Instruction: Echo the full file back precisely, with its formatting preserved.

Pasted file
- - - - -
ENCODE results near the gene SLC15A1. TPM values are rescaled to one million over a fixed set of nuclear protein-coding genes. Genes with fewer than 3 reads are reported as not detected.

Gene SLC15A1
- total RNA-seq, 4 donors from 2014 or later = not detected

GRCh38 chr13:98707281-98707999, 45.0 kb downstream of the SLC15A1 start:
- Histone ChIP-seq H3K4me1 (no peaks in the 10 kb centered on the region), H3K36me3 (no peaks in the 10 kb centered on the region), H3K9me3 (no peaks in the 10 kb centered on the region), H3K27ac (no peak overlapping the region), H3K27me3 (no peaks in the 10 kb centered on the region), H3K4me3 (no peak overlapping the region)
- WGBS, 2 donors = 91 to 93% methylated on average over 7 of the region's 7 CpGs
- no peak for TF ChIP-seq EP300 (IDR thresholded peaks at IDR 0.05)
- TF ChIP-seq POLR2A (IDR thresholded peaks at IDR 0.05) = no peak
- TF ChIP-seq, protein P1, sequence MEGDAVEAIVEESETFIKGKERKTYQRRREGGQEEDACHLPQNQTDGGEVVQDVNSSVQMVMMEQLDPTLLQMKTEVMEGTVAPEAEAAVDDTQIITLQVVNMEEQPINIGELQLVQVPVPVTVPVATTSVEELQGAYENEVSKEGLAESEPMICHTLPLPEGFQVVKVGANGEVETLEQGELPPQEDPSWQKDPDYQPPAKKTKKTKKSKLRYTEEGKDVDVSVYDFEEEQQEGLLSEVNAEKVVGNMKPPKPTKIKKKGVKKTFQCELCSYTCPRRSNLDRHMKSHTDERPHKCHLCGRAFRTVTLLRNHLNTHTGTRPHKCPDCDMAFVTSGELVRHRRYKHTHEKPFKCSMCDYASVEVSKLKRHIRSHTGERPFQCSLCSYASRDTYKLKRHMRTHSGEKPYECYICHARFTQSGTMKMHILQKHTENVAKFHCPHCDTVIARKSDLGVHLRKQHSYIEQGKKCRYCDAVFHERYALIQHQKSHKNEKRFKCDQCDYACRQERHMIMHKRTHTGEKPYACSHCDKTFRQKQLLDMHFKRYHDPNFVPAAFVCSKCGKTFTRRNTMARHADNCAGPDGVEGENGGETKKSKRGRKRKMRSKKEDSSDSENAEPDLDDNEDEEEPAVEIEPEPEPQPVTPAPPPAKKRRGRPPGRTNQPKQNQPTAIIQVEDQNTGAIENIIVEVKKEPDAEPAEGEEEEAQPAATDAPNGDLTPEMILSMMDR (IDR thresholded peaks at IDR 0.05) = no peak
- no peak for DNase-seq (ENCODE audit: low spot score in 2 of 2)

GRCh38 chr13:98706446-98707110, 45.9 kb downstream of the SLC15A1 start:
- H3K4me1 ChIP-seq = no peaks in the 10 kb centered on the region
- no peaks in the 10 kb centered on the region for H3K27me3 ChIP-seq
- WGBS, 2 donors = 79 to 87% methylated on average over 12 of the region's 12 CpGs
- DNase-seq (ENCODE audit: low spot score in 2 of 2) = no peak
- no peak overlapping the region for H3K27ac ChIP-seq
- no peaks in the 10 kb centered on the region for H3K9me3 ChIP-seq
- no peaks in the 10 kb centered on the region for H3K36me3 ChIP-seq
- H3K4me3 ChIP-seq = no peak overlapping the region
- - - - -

ENCODE results near the gene SLC15A1. TPM values are rescaled to one million over a fixed set of nuclear protein-coding genes. Genes with fewer than 3 reads are reported as not detected.

Gene SLC15A1
- total RNA-seq, 4 donors from 2014 or later = not detected

GRCh38 chr13:98707281-98707999, 45.0 kb downstream of the SLC15A1 start:
- Histone ChIP-seq H3K4me1 (no peaks in the 10 kb centered on the region), H3K36me3 (no peaks in the 10 kb centered on the region), H3K9me3 (no peaks in the 10 kb centered on the region), H3K27ac (no peak overlapping the region), H3K27me3 (no peaks in the 10 kb centered on the region), H3K4me3 (no peak overlapping the region)
- WGBS, 2 donors = 91 to 93% methylated on average over 7 of the region's 7 CpGs
- no peak for TF ChIP-seq EP300 (IDR thresholded peaks at IDR 0.05)
- TF ChIP-seq POLR2A (IDR thresholded peaks at IDR 0.05) = no peak
- TF ChIP-seq, protein P1, sequence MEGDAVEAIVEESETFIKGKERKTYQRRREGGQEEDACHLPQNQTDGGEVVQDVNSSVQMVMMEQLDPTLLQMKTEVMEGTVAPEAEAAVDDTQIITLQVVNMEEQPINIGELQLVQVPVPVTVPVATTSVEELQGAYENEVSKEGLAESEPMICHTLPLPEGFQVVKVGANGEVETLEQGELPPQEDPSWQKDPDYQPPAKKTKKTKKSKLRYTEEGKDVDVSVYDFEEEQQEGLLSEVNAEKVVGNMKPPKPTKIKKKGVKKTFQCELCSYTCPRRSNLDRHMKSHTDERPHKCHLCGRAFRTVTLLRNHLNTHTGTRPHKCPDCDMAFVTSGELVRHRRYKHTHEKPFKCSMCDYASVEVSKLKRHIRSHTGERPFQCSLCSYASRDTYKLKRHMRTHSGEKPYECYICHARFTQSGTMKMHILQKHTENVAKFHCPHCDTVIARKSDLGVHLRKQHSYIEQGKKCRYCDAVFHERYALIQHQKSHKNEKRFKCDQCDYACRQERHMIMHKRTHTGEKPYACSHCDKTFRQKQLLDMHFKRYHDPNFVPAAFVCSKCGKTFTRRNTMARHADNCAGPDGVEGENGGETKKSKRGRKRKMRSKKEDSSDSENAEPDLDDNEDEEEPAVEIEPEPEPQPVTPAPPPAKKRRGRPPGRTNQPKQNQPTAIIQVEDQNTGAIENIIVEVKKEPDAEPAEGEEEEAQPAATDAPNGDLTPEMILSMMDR (IDR thresholded peaks at IDR 0.05) = no peak
- no peak for DNase-seq (ENCODE audit: low spot score in 2 of 2)

GRCh38 chr13:98706446-98707110, 45.9 kb downstream of the SLC15A1 start:
- H3K4me1 ChIP-seq = no peaks in the 10 kb centered on the region
- no peaks in the 10 kb centered on the region for H3K27me3 ChIP-seq
- WGBS, 2 donors = 79 to 87% methylated on average over 12 of the region's 12 CpGs
- DNase-seq (ENCODE audit: low spot score in 2 of 2) = no peak
- no peak overlapping the region for H3K27ac ChIP-seq
- no peaks in the 10 kb centered on the region for H3K9me3 ChIP-seq
- no peaks in the 10 kb centered on the region for H3K36me3 ChIP-seq
- H3K4me3 ChIP-seq = no peak overlapping the region